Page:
In south Sudan, June to August is known as the hunger season. This year it is likely to coincide with the arrival of 400,000 southerners living in the north who registered their intention to return home.
Will south Sudan be able to stave off a food crisis?
South Sudan went to the polls yesterday to vote on whether to secede from the north, the culmination of a peace process that ended decades of civil war. Balloting will last a week, but it appears a foregone conclusion that the country will vote for independence.
No one is sure, however, what the aftermath of that decision will look like. Many analysts have focused on the political challenges of disentangling the two countries, from citizenship rights to currency to oil resources. Less frequently mentioned but potentially more destabilising is the prospect of a serious humanitarian crisis. Such a crisis could be caused by violent clashes, but if history is a guide, it is more likely to be caused by food shortages.
Already, south Sudan faces dire rates of malnutrition. In 2009, 47 per cent of the population suffered from food deprivation, according to the National Baseline Household Survey. This rate is more than twice the average for countries in sub-Saharan Africa. While the north faces its own problems, the challenges in the south are significantly higher.
Many signs point to an increase in food insecurity in 2011. For one, south Sudan does not have a strategic grain reserve. Two years ago, drought pushed south Sudan to the brink of famine. In 2010, good rains increased yields of key crops, including sorghum and millet. Overall, the number of people reliant on food aid decreased. But there is not enough grain to store for later this year, and even if there was, south Sudan lacks the facilities for large-scale storage.
As a result, southern Sudanese are dependent on two things: the weather, and the market. If it rains the right amount, the harvests will be good. If it doesn't, they will go hungry. The market is more complicated: it can offset favourable weather. Right now, despite the good harvests of late 2010, grain prices remain higher than normal. Traders in major markets have left ahead of the referendum, and it is unclear when they will return. The Famine Early Warning Systems Network reports that prices will remain high until August.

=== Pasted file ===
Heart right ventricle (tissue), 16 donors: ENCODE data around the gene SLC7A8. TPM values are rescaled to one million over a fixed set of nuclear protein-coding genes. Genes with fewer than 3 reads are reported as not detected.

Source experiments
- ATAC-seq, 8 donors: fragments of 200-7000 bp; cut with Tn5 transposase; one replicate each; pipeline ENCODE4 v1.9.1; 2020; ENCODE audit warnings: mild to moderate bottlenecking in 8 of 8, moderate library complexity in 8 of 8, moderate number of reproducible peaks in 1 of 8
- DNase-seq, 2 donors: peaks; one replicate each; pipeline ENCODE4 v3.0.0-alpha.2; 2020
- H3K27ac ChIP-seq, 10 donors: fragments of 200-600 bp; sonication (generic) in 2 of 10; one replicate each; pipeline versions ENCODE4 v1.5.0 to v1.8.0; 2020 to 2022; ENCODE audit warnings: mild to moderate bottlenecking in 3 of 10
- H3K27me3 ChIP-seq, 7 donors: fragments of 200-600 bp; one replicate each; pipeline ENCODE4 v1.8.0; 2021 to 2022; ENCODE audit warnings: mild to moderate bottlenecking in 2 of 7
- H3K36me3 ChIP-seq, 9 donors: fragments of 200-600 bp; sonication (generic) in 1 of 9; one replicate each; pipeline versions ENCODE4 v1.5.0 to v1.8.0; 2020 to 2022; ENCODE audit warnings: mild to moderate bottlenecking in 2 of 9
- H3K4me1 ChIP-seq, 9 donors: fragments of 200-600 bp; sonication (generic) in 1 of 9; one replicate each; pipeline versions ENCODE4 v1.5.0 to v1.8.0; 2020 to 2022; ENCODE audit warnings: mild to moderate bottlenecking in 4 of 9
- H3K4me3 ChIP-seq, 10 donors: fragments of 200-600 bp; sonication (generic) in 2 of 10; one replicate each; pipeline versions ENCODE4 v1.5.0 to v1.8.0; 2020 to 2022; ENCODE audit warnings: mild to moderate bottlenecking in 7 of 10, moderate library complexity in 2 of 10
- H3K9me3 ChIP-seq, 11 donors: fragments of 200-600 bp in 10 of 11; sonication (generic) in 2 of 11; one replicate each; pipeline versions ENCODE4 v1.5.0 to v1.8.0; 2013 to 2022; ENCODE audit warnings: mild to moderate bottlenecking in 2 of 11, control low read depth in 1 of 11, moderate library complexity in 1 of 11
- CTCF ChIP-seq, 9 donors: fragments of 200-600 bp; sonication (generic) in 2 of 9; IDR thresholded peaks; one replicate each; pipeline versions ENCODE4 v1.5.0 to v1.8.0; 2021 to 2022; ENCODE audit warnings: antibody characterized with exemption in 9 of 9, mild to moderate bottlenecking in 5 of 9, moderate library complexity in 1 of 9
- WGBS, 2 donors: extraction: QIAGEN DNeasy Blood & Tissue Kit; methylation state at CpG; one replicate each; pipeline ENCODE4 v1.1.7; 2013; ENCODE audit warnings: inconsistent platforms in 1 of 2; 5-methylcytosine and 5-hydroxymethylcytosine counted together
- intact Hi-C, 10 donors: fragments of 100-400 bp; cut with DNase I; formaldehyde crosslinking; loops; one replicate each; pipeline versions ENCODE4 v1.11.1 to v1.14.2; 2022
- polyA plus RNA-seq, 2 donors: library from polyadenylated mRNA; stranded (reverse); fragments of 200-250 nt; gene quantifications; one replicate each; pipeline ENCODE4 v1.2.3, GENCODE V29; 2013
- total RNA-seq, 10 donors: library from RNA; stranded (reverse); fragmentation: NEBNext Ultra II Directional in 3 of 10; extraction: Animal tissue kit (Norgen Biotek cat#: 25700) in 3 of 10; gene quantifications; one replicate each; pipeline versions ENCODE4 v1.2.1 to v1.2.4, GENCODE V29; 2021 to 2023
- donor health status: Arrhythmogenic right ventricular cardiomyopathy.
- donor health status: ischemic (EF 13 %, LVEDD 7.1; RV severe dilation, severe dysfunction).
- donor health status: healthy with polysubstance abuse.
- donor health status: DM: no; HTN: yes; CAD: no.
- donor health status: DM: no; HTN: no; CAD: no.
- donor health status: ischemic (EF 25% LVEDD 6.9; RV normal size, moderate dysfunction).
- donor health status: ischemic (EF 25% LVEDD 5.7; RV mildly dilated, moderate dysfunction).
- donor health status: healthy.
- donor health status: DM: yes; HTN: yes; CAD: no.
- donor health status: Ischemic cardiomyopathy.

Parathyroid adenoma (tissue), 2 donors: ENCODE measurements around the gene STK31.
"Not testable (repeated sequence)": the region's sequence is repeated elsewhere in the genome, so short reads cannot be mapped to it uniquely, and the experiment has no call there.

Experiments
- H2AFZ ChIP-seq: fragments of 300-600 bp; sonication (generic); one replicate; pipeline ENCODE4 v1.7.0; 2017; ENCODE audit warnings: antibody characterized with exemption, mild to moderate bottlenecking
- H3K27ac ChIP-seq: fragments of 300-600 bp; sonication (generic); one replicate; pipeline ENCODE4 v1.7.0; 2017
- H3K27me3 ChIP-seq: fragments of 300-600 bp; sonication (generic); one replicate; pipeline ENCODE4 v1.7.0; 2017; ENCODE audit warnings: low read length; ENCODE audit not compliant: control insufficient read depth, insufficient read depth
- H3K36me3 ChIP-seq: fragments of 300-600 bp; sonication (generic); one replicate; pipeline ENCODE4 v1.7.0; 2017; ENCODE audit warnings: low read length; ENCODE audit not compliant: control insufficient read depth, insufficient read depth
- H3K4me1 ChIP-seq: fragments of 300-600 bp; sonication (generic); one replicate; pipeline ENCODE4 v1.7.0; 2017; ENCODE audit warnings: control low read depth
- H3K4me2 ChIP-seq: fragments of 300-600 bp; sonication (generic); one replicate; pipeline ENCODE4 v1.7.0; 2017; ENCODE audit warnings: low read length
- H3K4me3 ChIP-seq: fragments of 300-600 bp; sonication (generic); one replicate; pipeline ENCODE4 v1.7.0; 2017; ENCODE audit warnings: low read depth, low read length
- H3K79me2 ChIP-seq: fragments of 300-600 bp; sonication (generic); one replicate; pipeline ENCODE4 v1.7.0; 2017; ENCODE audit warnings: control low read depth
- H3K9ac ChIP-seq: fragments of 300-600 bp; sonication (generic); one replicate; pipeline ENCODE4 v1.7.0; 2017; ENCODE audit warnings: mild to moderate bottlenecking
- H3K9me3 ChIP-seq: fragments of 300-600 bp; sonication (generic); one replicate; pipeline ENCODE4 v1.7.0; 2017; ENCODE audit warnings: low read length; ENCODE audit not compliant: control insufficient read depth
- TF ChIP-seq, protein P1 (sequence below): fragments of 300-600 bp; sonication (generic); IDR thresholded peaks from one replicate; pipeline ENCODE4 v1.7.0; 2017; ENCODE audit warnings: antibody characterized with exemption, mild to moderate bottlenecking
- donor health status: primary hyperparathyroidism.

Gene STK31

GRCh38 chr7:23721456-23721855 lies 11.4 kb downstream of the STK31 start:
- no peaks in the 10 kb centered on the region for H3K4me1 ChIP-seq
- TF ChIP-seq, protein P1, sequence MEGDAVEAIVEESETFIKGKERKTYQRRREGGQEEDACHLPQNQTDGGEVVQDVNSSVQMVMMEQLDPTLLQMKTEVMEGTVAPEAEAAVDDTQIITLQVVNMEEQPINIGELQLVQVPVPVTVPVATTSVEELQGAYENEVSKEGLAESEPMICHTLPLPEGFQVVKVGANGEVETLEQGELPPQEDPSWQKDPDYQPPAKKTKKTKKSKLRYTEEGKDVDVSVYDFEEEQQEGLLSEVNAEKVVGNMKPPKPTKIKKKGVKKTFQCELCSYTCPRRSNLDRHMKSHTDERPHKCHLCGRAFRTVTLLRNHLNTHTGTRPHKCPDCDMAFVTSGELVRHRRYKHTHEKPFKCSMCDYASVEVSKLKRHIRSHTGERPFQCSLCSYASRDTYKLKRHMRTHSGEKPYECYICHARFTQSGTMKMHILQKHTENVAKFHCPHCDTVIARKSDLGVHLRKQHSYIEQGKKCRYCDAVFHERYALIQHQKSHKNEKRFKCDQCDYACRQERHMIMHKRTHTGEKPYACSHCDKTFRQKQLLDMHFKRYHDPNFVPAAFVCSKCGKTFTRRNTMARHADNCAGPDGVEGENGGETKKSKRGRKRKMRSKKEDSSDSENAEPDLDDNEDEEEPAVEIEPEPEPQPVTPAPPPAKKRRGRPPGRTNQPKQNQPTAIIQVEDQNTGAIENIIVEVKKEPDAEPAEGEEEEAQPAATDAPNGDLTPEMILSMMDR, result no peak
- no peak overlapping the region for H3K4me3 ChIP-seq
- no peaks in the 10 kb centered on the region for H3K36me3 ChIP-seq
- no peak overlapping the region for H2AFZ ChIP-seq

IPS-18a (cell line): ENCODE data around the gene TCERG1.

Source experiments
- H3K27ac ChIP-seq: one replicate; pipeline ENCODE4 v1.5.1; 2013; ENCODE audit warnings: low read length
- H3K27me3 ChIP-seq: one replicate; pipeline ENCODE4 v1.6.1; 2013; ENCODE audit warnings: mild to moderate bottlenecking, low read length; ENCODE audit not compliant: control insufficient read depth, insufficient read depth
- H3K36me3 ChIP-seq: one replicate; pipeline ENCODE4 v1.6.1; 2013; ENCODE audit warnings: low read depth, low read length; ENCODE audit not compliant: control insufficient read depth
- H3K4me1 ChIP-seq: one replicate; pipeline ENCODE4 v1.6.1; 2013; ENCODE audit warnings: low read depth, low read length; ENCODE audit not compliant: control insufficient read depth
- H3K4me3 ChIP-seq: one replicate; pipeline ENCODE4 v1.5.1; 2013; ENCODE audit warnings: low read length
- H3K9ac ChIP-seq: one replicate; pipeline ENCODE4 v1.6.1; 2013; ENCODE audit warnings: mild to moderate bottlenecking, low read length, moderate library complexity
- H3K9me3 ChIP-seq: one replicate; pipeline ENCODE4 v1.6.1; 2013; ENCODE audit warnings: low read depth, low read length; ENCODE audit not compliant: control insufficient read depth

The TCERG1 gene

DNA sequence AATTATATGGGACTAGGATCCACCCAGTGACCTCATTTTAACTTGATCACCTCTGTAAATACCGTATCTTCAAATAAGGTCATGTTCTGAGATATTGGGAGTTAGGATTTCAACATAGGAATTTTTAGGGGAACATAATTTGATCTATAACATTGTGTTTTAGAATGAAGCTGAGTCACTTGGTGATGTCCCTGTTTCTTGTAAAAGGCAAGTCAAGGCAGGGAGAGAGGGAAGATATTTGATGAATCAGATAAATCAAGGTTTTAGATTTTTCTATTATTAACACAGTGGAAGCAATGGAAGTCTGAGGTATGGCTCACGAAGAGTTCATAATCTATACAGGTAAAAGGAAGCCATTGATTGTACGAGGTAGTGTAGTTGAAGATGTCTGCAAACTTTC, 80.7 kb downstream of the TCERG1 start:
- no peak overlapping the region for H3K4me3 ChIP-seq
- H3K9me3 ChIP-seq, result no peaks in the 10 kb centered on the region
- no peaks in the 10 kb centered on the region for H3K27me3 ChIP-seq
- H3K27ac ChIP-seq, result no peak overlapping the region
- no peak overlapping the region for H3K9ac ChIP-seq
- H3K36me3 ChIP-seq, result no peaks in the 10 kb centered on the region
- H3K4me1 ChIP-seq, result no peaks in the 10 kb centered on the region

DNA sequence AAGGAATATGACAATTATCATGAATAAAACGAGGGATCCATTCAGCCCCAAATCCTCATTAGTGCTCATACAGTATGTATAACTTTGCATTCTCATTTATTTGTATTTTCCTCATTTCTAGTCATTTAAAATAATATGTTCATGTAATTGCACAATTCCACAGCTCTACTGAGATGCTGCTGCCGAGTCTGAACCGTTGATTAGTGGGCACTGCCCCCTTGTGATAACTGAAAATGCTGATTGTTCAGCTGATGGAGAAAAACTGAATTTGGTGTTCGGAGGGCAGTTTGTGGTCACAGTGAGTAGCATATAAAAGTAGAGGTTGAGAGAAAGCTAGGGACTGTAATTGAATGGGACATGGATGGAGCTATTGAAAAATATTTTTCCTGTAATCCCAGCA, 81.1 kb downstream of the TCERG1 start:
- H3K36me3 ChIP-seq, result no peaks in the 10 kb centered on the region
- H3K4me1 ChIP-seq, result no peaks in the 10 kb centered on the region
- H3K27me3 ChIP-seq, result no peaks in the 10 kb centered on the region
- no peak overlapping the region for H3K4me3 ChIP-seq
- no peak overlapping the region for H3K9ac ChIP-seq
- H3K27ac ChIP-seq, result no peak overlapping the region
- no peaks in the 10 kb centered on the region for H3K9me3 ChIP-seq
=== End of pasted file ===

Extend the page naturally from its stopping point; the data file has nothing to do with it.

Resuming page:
In south Sudan, June to August is traditionally known as the "hunger season". Most countries in the region experience a "hunger season", but this year, south Sudan's is likely to coincide with a population influx. Roughly 400,000 southerners living in the north have registered their intention to return to the south.
The government is unlikely to have the capacity or the funds to handle increased food insecurity in the next year. After the referendum, as the prospect of a food crisis looms, government officials will be occupied with political questions on border demarcation, the division of oil and water resources and the status of the disputed area of Abyei.
Equally important, though, is the question of how to boost south Sudan's agriculture productivity. More than 80 per cent of the population is engaged in agriculture for its livelihood. And there is the potential to substantially increase production. Much of south Sudan's land is arable, particularly in the southwestern "greenbelt", but only 4 per cent of arable land is currently being farmed. Some Africa experts believe south Sudan has the potential to become a regional breadbasket.
To do so, the government needs to invest in infrastructure - not just roads, but a national agriculture research agency and an agriculture extension service. A research agency could develop seeds to thrive in south Sudan's agro-ecological zones. An extension service could provide education and training to farmers on how to use fertiliser, disease prevention for livestock and the benefits of planting new seed varieties.
But the government cannot build a thriving agriculture sector on its own. It will need the assistance of development partners like USAID and the World Food Program, as well as nongovernmental organisations such as the Bangladesh-based development organisation BRAC and World Vision. Most importantly, it needs the support of the private sector. Banks need to increase their agriculture lending, and successful seed companies and fertiliser distributors in Uganda and Kenya need to enter the south Sudan market.
Some of these actors have already started to work on agriculture. The World Bank currently has a $42 million (Dh154.3 million) project to increase agriculture productivity in five states in south Sudan. USAID is ramping up its agriculture projects in the area (it held a conference on the topic in August 2010 in Nairobi). BRAC has a project with 4,000 small-holder farmers to provide them with tools and education.
The south's government recognises the importance of agriculture. Dr Ann Itto Leonardo, the minister of agriculture, said recently: "We need to change the current dependency syndrome of over relying on food imported from neighbouring Uganda, Kenya and others. The government remains committed towards reversing these trends for the benefit of our people." She is leading an effort to develop a new agriculture extension policy.
Yet if south Sudan faces a food crisis this year, the outcome of this week's voting will push the burden onto to shoulders of a young government. To cope, south Sudan will need to seek assistance from international partners, as well as its neighbours. Kenya and Uganda, in particular, have a vested interest in helping.
With an intense focus on agriculture development, south Sudan could eventually export food to Kenya and Uganda. That prospect is years away, while the next hunger season begins in five months.
Stephanie Hanson is the director of policy and outreach at One Acre Fund, an agriculture organisation that operates in Kenya and Rwanda